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Tuesday, 20 March 2012
Page: 3638

Mr FITZGIBBON (HunterChief Government Whip) (18:17): It is a great pleasure to join with the Prime Minister, the Leader of the Opposition, the member for Griffith, the member for Wentworth and all members who are making a contribution to this very important condolence motion in honour of Margaret Elaine Whitlam AO. There are many ways to describe Margaret Whitlam—intelligent, compassionate, talented, sincere, generous, benevolent, witty and honest—but, based on my dealings with her, I believe the best description of all is 'tough'. She was a tough woman. It was a brave person who challenged her in any way—and I am sure former Prime Minister Gough Whitlam learnt that on many occasions.

Being the wife to any PM is of course a tough gig. It takes great strength to both stand by your Prime Minister—in this case your husband—and to deal with public criticisms of him, his government and the broader family. More and more, including in Gough's time, the media intrude greatly into the family behind the scenes of office. Gough was a great reformer and, as a result, picked plenty of fights; being a great reformer is, by definition, also about picking fights. It is well known that the greatest fight of all was that which occurred in 1975. Throughout that turbulent period Margaret was Gough's rock and held herself in a most dignified way.

Margaret Whitlam lived a very long life and had been around for a very long time. I am one of those in this place—there are quite a few of us, of course—who had the pleasure of knowing her, not very well but sufficiently well, I think, to appreciate her and to understand her. My maternal grandparents lived in Bellingen, just inland near Coffs Harbour. I remember she and Gough visited to open a nursing home when I was only a child. I still vividly remember that day, not meeting them but seeing them and watching the very significant fuss that surrounded them on the visit to that very small town. Even though I was a child, I remember how tall they both were and therefore how big they were in stature as well as in reputation. They were certainly very warmly received on that occasion. That is my first memory of the couple.

I also have this vague memory of accompanying Margaret to the Cessnock Town Hall, which no longer exists. I have been trying to remember all afternoon when that was and why she was in Cessnock. She was alone. Gough was not with her. She was there to make a speech of some sort. After the speech I was very busily making sure that I took the opportunity to introduce her to as many people as I could. She had a real crack at me, in a very grumpy way, about working her too hard in that respect. The point I make is how upfront and determined she was about letting me know she was not too happy about all this hard work I was giving her. Beneath that, however, there was also an appreciation of having had the opportunity to meet with so many of the local people. They certainly appreciated her.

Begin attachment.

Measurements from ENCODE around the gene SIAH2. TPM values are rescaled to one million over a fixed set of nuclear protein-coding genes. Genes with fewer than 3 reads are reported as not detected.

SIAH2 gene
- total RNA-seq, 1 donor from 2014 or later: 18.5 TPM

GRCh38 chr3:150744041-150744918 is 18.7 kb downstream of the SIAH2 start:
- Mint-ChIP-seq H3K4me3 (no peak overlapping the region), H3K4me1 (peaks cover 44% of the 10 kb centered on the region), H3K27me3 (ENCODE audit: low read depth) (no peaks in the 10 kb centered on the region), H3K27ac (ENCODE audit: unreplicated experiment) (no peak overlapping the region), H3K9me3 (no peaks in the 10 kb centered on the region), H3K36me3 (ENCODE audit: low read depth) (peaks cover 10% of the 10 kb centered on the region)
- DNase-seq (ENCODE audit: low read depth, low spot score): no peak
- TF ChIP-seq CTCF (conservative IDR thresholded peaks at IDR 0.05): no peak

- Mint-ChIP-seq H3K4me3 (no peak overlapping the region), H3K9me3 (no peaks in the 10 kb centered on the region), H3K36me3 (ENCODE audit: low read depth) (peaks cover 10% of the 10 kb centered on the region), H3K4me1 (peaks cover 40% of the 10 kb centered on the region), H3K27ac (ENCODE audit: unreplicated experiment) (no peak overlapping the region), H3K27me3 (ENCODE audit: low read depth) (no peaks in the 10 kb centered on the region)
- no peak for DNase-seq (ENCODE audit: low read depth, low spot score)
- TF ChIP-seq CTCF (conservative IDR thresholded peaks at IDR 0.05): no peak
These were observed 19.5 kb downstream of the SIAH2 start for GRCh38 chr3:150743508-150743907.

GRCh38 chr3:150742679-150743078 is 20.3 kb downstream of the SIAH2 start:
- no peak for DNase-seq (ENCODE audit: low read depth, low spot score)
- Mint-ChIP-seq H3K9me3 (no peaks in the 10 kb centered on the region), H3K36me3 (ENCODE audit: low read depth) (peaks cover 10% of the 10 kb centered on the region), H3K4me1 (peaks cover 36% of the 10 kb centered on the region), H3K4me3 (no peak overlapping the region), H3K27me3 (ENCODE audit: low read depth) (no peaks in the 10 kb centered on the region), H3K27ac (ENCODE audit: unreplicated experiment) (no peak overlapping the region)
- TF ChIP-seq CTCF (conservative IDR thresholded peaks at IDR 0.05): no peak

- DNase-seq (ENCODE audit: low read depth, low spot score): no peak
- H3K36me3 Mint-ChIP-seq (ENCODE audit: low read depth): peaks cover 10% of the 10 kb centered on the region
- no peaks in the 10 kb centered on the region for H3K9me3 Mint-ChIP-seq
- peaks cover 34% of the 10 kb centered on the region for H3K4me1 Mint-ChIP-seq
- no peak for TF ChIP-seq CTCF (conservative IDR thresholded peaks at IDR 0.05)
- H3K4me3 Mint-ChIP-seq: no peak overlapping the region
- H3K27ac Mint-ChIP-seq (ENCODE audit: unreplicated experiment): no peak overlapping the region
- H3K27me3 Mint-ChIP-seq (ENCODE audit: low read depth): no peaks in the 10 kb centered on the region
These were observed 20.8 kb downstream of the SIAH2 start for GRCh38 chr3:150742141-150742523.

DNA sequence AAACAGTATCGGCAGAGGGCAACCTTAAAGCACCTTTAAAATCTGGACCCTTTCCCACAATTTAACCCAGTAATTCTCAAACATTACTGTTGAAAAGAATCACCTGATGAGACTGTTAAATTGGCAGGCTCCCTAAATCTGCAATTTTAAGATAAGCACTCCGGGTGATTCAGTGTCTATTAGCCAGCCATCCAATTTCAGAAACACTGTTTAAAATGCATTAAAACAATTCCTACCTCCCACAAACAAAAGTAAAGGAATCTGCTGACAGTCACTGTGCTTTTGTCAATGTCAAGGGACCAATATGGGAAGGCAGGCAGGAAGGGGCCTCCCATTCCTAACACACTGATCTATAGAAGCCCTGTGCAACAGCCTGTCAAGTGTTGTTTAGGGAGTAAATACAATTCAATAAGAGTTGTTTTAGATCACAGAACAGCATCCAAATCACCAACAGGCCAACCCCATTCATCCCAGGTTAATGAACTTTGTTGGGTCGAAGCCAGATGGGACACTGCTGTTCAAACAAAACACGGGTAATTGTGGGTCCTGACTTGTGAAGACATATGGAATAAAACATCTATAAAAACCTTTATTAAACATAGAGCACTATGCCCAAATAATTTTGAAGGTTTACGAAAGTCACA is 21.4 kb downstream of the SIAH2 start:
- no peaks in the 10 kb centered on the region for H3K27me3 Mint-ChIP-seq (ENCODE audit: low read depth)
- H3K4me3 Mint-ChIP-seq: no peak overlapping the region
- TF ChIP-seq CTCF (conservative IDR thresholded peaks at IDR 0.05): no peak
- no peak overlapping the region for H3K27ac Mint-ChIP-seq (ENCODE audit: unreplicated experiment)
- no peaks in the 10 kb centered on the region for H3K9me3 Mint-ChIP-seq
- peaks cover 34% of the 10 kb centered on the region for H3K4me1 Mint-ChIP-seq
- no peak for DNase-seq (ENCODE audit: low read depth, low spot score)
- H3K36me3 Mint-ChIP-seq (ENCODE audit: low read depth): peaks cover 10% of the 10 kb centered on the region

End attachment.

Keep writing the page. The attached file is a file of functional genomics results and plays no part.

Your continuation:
Gough is, of course, still with us. He is almost 96. I spoke with his son Nick on Saturday. Obviously Gough is far frailer now than the Gough we have all known so well. We all think of him this week. It was a very long partnership. He must be feeling this loss very sadly and deeply. I extend again my best wishes to him. Nick, who I have come to know well I am proud to say, is a great guy. I have not had the opportunity to get to know other members of the family but you only need to know Nick to know that Margaret and Gough gave him a very fine upbringing and that they are very decent people. They will be feeling this loss very deeply.

Margaret Whitlam walked tall—literally and figuratively. She was a great Australian, not just famous for being Gough Whitlam's wife but famous in her own right. She was an individual, someone who had her own causes, who argued her own cases and criticised when she thought criticism was deserved. She was a sporting hero. She was learned. I end where I began: she was intelligent, smart and witty. She was all of that. I join with others in mourning her loss and thanking her for her very significant contribution to this country and again in extending my deepest sympathy to Gough and the rest of the family.